Every once in a while you hear about a person who has managed to turn eccentricity into an art form, and you find yourself forced to admire their approach to life. Tomoyuki Shioya is such a person.
By day he works at a corporate job. By night and at weekends he roams Japan searching for cutout boards to stick his face through.
What turns his photos to gold is the same deadpan expression he adopts in each and every photo. He does this for a reason: “A lot of people will take photos for a keepsake, but I believe the main character here is the cutout board, not the person. That’s why I try not to stand out,” Shioya said about his emotionless face. He explained that he is “just filling an empty space” on the board. “As a way to show respect to these boards, I also don’t drink alcohol before I take photos.”
Shioya loves finding cutout boards in unlikely places and says he enjoys the thrill of “finding hidden treasure”.
Shioya cuts an almost heroic figure in humanity’s endless search for meaning, standing out against the absurdity of modern existence by doing something equally absurd but in which he seems to find inner peace. It’s his way. And we applaud him for it.
A man of such serenity and singleness of purpose leaves us feeling speechless and inadequate. We’ll therefore let him describe his hobby in his own words:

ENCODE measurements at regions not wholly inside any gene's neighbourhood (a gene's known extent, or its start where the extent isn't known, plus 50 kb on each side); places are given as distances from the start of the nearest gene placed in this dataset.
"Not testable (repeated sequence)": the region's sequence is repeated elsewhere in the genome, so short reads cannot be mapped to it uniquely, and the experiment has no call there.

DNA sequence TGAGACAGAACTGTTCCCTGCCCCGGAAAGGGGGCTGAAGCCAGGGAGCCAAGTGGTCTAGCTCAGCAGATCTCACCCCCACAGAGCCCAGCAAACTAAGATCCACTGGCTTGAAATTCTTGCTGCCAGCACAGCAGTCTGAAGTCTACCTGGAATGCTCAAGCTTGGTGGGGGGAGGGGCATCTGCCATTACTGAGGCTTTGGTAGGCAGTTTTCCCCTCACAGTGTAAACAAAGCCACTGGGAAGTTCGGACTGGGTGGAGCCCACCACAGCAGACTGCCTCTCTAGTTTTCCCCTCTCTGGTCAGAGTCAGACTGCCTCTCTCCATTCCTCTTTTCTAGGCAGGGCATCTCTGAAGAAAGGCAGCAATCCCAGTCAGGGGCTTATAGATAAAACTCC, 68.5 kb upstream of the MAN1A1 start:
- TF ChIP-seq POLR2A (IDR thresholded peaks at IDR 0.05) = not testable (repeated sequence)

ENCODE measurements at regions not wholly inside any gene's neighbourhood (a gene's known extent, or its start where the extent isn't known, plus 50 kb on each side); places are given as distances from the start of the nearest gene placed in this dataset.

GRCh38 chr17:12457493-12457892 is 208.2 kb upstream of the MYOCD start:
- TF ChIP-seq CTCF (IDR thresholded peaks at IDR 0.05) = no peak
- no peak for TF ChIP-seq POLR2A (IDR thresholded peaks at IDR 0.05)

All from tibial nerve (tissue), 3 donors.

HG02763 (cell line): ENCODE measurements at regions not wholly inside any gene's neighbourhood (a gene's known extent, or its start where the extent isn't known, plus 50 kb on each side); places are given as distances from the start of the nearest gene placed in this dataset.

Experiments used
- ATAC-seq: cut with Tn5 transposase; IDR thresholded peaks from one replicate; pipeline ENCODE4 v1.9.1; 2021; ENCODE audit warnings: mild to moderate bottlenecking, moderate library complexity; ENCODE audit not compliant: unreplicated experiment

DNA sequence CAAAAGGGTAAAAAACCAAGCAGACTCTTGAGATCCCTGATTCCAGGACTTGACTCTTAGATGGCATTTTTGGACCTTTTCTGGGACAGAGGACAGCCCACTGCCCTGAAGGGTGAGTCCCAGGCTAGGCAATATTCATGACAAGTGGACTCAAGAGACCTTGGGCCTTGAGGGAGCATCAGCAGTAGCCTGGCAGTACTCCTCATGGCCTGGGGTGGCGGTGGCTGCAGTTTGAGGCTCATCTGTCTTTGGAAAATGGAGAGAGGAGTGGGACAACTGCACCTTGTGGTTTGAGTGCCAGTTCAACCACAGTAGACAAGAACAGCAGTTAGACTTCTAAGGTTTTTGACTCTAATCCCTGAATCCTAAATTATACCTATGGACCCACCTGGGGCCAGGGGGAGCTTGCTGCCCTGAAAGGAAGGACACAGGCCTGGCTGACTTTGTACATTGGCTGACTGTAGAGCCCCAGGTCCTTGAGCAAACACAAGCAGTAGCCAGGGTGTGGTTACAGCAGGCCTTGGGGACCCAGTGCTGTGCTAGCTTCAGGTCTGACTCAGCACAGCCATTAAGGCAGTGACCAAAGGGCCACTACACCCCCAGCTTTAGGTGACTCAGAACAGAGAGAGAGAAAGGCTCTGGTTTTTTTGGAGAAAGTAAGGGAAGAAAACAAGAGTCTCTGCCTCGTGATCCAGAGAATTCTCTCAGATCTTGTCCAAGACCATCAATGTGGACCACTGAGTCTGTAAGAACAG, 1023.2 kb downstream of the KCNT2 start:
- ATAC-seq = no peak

“My collection will never be complete” because comic panels are erected or removed without notice, he said. “Some are set up for a limited period. Sometimes they are gone in a day or two.” [Japantimes.com]
“Such occasions gave me a chance to meet people, and I thoroughly enjoyed conversing with them. Then I came to feel the desire to have more such wonderful experiences, and as a result I grew more serious about searching for humorous cut-out signs.”
“Cutout boards never cease to exist. I want to continue putting my face in holes until I die.” He then added, “As a matter of fact, I want my coffin to be a cutout too.” [Buzzfeed.com]
The Japanese word for cutout board is ‘kaohame’ which means ‘insert face’.